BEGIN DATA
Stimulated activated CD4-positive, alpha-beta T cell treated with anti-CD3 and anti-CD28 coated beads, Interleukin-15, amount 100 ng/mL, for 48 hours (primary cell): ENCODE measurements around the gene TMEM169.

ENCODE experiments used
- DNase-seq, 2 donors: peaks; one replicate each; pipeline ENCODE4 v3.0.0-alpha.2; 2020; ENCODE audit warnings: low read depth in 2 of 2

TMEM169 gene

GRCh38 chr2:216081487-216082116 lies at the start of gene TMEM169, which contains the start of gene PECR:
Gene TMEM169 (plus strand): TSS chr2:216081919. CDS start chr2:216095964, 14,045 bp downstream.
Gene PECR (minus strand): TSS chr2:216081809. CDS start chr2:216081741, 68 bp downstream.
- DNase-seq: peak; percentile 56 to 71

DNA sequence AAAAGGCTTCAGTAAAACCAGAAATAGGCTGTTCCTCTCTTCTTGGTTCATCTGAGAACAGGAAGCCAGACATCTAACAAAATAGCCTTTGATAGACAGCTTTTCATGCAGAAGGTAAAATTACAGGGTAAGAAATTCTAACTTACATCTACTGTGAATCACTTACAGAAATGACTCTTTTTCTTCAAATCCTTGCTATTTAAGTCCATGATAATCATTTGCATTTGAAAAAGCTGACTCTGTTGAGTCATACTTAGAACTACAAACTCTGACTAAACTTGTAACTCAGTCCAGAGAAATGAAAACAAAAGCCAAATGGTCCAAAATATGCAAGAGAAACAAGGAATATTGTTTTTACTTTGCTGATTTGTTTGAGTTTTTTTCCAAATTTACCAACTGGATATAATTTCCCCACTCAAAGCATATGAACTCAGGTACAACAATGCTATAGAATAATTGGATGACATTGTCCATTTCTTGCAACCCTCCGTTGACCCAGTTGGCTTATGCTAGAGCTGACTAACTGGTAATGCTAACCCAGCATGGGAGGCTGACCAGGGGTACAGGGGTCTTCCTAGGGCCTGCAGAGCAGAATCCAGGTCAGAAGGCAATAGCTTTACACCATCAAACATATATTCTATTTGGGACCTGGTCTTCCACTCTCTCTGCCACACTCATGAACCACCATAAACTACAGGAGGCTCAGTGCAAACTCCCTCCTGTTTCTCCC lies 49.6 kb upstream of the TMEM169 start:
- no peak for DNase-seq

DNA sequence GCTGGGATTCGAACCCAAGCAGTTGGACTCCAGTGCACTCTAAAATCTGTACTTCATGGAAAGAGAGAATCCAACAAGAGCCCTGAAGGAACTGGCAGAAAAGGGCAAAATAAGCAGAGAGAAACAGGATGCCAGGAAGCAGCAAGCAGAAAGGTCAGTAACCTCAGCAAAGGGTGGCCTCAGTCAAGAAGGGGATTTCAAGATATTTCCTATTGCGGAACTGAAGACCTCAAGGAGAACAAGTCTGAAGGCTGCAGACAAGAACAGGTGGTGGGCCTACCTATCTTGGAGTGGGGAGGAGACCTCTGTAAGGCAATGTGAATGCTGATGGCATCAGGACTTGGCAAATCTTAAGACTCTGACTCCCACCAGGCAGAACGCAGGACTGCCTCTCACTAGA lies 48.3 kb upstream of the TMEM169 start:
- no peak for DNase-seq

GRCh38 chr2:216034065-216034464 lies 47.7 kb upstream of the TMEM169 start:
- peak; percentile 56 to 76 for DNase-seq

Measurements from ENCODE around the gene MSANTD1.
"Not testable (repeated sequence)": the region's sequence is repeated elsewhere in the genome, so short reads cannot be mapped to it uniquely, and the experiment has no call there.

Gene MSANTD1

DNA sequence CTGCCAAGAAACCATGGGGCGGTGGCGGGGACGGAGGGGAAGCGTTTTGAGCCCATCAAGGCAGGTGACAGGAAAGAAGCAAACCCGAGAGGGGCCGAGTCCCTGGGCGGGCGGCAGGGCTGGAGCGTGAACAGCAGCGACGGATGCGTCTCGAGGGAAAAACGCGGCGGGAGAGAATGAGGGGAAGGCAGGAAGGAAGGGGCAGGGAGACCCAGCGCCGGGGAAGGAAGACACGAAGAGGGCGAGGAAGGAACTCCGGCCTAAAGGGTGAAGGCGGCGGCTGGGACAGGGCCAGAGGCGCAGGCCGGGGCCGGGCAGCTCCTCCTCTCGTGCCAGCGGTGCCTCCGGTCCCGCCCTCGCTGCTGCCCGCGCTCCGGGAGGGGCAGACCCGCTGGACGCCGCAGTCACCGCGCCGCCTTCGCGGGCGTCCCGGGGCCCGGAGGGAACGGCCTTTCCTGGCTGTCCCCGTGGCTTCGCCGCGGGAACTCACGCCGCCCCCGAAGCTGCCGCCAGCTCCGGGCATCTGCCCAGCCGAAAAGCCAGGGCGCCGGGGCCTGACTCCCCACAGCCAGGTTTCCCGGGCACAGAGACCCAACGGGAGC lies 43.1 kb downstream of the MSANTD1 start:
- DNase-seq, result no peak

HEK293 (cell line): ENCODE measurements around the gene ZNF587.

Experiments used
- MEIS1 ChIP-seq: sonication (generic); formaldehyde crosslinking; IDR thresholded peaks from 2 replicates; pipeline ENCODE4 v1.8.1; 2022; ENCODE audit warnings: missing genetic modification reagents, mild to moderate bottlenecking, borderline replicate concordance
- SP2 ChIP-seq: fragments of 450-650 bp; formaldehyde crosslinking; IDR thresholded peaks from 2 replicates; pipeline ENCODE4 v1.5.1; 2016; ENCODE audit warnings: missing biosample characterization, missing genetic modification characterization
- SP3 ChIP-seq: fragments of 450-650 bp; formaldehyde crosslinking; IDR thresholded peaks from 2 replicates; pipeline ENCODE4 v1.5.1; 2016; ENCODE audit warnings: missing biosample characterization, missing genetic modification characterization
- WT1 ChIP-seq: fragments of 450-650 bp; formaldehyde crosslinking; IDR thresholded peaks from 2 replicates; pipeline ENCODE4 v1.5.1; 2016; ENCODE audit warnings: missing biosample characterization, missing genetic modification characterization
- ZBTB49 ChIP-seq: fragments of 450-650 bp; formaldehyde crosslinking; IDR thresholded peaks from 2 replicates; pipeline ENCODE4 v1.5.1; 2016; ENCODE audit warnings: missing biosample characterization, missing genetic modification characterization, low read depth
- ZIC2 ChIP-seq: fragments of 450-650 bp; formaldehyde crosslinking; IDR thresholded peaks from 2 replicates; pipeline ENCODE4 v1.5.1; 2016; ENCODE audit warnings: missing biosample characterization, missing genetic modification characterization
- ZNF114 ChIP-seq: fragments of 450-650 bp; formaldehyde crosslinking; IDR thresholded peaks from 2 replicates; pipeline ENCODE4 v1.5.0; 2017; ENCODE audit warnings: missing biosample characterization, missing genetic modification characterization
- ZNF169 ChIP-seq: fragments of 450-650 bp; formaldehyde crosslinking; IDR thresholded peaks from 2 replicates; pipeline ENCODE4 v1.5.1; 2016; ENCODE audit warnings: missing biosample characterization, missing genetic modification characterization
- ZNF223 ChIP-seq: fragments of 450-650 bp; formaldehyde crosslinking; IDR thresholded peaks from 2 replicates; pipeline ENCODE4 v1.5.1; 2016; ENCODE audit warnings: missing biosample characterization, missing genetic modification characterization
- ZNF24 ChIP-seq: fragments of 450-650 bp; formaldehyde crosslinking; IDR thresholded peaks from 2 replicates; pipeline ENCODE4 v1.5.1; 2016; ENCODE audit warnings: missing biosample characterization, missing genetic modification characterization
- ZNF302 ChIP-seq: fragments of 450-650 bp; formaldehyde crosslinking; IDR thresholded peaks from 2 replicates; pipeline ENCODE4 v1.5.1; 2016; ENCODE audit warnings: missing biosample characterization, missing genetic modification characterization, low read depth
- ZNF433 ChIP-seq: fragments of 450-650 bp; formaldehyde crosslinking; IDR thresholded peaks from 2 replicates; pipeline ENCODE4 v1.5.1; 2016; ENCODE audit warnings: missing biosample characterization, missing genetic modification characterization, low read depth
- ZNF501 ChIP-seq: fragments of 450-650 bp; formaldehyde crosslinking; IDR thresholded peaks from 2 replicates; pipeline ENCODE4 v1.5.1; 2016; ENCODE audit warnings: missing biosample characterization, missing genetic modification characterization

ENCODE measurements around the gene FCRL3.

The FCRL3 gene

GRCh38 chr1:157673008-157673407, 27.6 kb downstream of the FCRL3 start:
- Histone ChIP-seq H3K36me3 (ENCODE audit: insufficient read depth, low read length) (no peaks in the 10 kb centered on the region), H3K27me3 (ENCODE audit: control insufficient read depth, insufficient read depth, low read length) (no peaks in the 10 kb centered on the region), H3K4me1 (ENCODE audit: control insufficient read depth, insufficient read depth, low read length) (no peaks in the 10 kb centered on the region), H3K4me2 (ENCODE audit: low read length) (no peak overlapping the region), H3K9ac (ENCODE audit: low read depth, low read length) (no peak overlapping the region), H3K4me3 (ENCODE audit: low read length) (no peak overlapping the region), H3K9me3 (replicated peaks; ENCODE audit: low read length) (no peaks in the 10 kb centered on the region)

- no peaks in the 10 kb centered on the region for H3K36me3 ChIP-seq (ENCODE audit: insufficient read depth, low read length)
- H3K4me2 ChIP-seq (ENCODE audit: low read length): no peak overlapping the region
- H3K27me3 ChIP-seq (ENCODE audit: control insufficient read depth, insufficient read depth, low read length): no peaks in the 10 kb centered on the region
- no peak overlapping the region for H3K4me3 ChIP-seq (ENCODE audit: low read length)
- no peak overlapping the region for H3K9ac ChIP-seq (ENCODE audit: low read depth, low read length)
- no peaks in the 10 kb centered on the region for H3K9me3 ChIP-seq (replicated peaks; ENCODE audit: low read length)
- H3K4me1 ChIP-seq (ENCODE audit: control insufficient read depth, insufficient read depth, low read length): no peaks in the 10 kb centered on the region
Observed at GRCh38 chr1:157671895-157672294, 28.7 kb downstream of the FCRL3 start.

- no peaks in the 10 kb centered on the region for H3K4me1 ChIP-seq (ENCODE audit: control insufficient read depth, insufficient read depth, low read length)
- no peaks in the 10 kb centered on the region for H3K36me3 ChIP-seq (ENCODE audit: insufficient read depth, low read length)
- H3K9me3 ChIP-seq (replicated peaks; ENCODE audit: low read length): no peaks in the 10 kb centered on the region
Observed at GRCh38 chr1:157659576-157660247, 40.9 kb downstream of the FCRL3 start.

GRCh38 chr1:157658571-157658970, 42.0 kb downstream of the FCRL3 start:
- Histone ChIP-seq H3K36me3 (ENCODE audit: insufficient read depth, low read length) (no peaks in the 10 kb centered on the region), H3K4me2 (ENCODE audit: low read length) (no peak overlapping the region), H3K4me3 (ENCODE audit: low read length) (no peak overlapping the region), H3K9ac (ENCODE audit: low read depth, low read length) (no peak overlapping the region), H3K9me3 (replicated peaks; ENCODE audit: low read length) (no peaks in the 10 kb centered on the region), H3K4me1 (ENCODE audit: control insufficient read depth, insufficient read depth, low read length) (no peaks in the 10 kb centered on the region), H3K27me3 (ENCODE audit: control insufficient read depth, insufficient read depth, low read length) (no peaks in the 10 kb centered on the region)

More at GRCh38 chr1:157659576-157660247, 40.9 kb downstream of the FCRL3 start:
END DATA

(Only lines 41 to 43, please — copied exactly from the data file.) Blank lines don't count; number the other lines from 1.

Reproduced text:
- H3K27me3 ChIP-seq (ENCODE audit: control insufficient read depth, insufficient read depth, low read length): no peaks in the 10 kb centered on the region
- no peak overlapping the region for H3K4me3 ChIP-seq (ENCODE audit: low read length)
- no peak overlapping the region for H3K9ac ChIP-seq (ENCODE audit: low read depth, low read length)